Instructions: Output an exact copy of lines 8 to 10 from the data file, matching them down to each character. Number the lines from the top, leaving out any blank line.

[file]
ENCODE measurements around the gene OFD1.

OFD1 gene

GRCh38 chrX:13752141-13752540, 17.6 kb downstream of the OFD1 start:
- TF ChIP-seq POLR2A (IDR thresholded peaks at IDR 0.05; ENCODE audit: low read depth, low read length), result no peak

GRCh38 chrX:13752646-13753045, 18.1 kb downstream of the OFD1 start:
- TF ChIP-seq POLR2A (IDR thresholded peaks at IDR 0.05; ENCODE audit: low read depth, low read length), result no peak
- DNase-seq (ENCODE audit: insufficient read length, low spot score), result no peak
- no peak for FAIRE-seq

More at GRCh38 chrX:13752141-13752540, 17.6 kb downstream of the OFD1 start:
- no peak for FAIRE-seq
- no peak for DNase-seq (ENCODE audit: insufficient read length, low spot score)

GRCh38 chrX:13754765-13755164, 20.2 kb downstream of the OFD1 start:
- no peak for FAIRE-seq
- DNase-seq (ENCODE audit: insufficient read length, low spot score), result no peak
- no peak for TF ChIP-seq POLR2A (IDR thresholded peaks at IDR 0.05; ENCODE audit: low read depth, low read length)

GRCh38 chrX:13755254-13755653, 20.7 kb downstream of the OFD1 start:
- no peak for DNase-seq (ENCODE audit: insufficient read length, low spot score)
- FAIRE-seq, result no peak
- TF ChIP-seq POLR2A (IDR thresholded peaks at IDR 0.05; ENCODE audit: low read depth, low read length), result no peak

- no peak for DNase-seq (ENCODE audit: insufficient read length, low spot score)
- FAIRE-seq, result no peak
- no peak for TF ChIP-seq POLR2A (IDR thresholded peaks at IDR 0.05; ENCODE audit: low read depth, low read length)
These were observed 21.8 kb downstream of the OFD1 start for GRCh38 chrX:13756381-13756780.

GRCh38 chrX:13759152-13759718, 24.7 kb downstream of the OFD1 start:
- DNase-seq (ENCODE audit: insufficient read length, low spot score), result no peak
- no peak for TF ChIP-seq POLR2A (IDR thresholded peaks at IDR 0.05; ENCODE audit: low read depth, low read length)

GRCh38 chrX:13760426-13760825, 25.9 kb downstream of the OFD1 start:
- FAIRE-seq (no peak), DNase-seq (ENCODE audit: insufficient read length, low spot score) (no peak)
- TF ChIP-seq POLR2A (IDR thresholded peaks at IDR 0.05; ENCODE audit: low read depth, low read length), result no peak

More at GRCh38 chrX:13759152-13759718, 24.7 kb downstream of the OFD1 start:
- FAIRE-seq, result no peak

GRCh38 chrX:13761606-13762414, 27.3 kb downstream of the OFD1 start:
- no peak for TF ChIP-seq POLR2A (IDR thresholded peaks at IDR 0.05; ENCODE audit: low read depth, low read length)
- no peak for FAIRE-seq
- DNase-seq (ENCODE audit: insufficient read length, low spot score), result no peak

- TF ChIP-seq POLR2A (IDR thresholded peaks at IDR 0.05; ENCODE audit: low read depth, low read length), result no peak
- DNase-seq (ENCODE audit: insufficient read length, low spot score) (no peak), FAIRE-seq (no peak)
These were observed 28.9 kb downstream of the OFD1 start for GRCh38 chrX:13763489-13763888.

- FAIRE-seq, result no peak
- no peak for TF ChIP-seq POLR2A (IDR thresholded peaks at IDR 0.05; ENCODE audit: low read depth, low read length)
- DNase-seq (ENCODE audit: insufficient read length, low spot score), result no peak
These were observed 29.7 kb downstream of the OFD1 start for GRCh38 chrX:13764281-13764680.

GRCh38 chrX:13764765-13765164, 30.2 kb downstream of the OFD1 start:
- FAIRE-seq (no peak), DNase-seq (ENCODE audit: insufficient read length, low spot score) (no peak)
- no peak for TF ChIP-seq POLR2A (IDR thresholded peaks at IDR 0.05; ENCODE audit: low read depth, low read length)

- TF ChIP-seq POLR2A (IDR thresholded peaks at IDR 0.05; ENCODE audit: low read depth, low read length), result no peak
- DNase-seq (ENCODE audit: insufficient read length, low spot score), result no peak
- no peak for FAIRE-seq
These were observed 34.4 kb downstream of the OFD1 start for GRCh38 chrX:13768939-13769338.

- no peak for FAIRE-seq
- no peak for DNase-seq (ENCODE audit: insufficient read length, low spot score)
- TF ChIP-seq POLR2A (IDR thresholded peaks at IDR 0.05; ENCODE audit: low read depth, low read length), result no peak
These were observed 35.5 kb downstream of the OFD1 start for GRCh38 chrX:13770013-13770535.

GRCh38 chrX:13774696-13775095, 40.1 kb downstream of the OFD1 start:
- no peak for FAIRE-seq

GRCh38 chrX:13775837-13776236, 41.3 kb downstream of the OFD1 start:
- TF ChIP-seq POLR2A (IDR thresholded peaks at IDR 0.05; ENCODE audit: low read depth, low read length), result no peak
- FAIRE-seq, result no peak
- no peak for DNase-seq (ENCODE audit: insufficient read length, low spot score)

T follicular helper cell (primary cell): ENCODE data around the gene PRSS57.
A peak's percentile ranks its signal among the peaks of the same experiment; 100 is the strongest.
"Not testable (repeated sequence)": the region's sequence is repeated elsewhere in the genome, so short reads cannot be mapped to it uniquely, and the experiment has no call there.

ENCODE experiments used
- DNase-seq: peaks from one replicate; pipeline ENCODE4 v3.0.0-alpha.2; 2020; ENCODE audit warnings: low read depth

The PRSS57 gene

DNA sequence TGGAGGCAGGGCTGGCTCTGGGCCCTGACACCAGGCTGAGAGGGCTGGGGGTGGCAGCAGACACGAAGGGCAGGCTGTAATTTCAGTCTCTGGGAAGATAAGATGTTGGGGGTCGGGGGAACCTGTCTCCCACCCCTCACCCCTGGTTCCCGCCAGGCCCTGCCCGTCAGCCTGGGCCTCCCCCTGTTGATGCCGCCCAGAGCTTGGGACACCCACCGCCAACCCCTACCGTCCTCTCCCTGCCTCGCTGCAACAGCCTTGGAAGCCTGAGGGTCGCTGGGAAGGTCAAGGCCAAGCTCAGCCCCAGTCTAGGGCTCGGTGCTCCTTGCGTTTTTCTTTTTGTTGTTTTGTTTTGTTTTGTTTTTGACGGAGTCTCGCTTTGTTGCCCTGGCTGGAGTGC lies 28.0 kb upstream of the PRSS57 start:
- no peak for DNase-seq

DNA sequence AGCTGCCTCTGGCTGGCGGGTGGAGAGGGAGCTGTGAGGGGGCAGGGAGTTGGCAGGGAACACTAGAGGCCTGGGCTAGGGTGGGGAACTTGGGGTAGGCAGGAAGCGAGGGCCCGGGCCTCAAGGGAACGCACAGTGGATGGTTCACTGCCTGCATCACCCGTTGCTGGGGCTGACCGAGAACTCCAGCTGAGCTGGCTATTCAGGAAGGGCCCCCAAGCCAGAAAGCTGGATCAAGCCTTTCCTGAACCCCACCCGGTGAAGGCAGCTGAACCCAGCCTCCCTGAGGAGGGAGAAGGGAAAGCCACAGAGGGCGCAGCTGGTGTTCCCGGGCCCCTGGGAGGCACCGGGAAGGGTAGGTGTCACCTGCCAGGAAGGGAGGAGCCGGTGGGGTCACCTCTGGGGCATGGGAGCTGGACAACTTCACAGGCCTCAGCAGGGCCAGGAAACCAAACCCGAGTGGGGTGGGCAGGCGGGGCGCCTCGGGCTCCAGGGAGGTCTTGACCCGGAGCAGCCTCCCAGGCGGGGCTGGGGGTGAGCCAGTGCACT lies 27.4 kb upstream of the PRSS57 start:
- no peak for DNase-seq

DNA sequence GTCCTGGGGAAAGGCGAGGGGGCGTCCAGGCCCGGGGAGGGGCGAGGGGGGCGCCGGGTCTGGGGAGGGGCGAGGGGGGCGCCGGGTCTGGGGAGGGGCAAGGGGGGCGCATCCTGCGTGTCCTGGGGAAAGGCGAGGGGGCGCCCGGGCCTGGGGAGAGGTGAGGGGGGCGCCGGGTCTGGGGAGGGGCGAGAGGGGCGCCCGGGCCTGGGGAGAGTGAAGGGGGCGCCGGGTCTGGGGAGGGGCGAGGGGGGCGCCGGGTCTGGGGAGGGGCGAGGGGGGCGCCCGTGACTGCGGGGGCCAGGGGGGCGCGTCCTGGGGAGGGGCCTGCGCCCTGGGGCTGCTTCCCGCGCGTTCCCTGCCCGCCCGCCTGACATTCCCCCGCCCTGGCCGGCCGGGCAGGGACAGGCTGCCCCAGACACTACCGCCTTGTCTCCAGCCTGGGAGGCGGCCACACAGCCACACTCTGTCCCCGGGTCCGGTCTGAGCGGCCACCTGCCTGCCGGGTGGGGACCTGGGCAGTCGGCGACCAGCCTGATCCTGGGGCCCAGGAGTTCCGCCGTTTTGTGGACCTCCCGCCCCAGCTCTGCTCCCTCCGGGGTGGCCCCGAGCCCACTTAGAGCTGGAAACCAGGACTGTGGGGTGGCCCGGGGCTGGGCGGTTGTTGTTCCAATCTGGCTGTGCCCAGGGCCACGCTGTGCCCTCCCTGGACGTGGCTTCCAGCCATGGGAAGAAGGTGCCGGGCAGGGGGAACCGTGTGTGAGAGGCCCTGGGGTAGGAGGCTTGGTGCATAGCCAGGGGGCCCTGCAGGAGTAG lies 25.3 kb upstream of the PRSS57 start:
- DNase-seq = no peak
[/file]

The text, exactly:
- no peak for FAIRE-seq

More at GRCh38 chrX:13752141-13752540, 17.6 kb downstream of the OFD1 start:
- no peak for FAIRE-seq